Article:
The economic transformation committee (ETC) of the African National Congress (ANC) said in its 30-page discussion document last year that mining exploration should be incentivised, as is the case in other mining jurisdictions, and that mining companies should be encouraged to list on the JSE
The ANC’s ETC document, which received positive reaction, puts forward an economic framework for reconstruction, growth and transformation, with the objective of building a new, inclusive South African economy, at a time when the Covid-19 pandemic is continuing to impact negatively on economic activity.
The document acknowledged the falling levels of investment in exploration and the job losses the industry had suffered in recent years. A consequence of the dearth of exploration spending was that fewer new jobs were created to replace those lost.
Mineral exploration is the process of searching for evidence of any mineralisation hosted in the surrounding rocks. The general principle works by extracting pieces of geological information from several places, and extrapolating this over the larger area to develop a geological picture.
Unless South Africa starts exploring again and finds new ore deposits, the country will continue to turn out the lights of the mining sector and deal a massive blow to the South African economy, says Bristow.
But, on the positive side, a modern exploration thrust, using new technology, presents a huge opportunity for South Africa to discover new-era minerals that have not been on its radar, he adds.
“We’re concerned parties and most of us, being geologists, are exploration mine development personnel, and we’re aware that the pipeline is insufficient to be sustainable for South Africa,” said Molloy, who, with Bristow, is a leading member of South Africa’s Overberg Geoscientists Group, which focuses on how South Africa’s exploration and minerals potential can be unlocked.
Mantashe told the Junior Indaba in November that junior miners are being encouraged to work with the Council for Geoscience and gave recognition to the critical attributes that support junior mining exploration activities, including:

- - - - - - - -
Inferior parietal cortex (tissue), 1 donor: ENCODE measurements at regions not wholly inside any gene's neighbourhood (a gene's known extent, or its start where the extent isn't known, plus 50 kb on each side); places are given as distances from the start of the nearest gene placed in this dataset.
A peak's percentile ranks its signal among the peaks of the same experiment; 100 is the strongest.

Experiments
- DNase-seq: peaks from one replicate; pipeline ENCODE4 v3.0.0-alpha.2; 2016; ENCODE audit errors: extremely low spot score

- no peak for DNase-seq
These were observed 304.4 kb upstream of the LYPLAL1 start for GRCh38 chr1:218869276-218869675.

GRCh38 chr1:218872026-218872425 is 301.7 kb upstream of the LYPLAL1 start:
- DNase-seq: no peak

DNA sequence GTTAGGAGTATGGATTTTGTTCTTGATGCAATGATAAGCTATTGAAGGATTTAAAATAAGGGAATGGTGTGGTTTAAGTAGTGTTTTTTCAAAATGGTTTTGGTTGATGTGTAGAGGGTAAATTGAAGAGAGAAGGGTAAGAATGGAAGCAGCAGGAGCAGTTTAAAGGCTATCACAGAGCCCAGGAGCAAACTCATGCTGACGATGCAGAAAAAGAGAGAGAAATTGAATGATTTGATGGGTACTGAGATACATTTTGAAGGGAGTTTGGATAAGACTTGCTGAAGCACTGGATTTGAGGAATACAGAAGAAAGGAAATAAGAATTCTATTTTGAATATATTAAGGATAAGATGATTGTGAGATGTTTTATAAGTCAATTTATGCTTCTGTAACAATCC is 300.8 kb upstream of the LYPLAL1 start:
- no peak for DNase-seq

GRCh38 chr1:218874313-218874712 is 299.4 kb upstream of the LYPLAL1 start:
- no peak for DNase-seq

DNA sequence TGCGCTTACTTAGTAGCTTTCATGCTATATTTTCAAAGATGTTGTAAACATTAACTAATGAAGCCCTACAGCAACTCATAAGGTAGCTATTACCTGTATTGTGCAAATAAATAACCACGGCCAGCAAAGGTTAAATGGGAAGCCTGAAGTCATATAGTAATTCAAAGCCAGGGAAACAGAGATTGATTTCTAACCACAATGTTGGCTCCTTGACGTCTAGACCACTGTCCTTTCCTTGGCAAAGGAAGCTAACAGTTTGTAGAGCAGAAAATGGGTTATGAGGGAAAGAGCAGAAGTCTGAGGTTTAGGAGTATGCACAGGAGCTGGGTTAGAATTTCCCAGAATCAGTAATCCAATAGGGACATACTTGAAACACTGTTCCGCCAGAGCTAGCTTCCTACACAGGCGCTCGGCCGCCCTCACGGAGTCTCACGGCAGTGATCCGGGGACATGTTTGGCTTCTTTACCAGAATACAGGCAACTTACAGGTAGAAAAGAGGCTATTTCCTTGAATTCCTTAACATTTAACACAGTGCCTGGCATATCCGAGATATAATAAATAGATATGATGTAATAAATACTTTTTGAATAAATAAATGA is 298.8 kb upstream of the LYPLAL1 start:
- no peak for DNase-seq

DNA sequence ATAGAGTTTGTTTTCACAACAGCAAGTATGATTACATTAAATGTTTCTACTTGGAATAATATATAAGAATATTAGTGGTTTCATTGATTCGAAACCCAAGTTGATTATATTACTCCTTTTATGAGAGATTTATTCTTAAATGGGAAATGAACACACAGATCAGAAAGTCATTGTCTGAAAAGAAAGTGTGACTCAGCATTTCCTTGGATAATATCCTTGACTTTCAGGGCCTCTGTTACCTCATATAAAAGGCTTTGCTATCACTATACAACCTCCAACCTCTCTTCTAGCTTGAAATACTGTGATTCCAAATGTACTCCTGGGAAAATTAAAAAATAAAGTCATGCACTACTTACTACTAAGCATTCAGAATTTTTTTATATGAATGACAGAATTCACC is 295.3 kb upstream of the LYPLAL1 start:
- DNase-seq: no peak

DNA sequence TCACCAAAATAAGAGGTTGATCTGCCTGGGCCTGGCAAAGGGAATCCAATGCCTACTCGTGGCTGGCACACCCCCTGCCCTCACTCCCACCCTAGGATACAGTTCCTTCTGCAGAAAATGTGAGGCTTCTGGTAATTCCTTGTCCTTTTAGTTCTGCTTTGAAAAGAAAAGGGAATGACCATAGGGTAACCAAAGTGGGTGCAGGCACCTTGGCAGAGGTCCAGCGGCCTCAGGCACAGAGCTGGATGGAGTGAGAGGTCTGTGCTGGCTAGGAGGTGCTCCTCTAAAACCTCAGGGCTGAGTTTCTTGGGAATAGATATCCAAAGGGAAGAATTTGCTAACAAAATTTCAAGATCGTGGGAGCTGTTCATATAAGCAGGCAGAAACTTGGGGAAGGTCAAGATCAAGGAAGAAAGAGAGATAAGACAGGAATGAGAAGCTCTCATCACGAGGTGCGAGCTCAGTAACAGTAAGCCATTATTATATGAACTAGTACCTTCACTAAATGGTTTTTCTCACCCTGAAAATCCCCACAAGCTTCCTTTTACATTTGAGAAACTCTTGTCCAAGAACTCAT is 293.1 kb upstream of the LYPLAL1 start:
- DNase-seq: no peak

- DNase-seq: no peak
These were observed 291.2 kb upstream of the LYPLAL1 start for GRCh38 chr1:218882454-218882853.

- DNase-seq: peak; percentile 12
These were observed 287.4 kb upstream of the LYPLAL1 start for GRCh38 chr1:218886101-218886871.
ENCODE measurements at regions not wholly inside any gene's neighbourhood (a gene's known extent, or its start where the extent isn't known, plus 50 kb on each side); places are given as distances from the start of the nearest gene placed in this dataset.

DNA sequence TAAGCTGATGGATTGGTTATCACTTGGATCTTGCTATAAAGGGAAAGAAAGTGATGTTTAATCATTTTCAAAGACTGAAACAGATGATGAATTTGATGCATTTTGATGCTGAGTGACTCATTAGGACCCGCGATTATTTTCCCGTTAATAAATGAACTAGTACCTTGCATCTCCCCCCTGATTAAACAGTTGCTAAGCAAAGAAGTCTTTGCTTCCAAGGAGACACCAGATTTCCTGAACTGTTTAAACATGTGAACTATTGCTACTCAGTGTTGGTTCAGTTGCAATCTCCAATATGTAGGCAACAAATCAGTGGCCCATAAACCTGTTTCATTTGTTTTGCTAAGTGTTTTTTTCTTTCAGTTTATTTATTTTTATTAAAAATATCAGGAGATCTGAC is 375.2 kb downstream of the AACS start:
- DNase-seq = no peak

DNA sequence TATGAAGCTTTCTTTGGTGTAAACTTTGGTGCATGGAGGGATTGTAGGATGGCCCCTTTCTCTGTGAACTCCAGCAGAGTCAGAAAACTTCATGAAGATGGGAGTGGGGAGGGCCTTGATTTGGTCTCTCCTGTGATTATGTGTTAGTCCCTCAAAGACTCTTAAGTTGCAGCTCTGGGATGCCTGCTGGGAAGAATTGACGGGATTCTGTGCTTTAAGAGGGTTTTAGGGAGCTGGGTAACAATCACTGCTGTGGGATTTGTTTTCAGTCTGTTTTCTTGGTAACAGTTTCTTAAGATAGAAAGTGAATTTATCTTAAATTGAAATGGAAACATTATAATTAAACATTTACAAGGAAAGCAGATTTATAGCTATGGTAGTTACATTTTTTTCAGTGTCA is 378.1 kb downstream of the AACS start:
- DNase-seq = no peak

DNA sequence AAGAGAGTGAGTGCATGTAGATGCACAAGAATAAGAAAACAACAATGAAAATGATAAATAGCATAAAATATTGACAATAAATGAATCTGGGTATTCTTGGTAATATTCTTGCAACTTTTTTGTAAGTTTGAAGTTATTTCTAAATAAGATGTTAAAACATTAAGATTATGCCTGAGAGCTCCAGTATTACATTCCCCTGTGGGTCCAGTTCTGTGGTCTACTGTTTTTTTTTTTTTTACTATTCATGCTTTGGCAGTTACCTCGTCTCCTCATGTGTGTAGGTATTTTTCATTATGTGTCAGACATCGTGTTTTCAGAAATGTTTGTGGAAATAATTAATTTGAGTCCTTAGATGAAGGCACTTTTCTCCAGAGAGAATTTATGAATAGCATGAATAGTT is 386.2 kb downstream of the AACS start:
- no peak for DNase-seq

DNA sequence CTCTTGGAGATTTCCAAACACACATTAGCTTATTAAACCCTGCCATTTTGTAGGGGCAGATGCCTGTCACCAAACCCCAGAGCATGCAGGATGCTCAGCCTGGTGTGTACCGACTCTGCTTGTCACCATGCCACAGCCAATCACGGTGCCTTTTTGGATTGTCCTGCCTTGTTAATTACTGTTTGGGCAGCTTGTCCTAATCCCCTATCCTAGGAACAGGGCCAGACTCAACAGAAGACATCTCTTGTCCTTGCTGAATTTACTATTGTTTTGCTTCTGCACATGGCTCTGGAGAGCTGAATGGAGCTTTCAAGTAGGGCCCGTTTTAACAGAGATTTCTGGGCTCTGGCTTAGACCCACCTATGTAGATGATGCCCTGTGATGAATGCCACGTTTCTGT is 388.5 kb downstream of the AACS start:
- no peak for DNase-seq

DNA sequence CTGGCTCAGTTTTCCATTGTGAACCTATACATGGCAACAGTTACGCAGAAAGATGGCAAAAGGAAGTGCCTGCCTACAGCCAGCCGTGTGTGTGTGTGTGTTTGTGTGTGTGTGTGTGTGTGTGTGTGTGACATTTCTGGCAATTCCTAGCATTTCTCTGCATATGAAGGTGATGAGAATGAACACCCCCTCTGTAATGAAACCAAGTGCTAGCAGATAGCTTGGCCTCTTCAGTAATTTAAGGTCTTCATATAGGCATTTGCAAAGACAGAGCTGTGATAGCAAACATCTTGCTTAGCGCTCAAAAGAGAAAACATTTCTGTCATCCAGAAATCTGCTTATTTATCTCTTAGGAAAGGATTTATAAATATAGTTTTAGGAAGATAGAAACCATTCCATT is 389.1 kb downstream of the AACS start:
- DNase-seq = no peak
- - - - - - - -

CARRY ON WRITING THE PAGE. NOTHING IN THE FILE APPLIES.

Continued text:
- regulatory certainty, transparency in licensing system;
- investment in precompetitive geology; and
- tackling the barrier of access to funding, including potentially through the flow-through shares concept.
Bee Omitted For Exploration
Black economic empowerment (BEE) ownership has been omitted from the exploration phase and the Council for Geoscience has been directed to:
- focus on the requisite details of geological information at a scale of 1:50 000; and
- identify and drill anomalies to the stage of inferred resource.
“As we develop a comprehensive programme to support junior miners, we will finalise work under way with development finance institutions and the private sector,” Mantashe told the Junior Indaba event, in which Engineering News & Mining Weekly participated.
Although BEE has been omitted from the exploration phase, Molloy expressed the view that BEE should be reserved for the existing mines that are up and running and funded, but that it remained excessively onerous for those developing entities emerging from the exploration phase into the burdensome mine development phase; to give away 26% to 30% of high-risk exploration assets to locals is very, very off-putting, she warned.
At the same time, she said that many other aspects of South Africa are attractive: “South Africa has got wonderful mining expertise, great tax incentives and what have you. But all the heaviness of having to deal with the domestic problems of the past make it far easier to go elsewhere. For five years, I tried to bring foreign investments to South Africa. Everybody says no South Africa. They don’t even want to look at the projects,” she said, adding that South Africa is in what she referred to as “a national model”, which, she said, “is fine. You can do it in a national model, but you need to spend excessively, in the Council for Geoscience, on free this, free that. Scan every report you’ve got. Put it online for free. When I go to the Council for Geoscience they say that 1970s survey is proprietary. There’s nothing proprietary about geophysics in the 1970s. The geophysics is so critical as a freebie but it’s nowhere near the Council for Geoscience’s mindset to do that. So, whatever exploration strategy they come up with geophysics won’t be given out for free,” she said.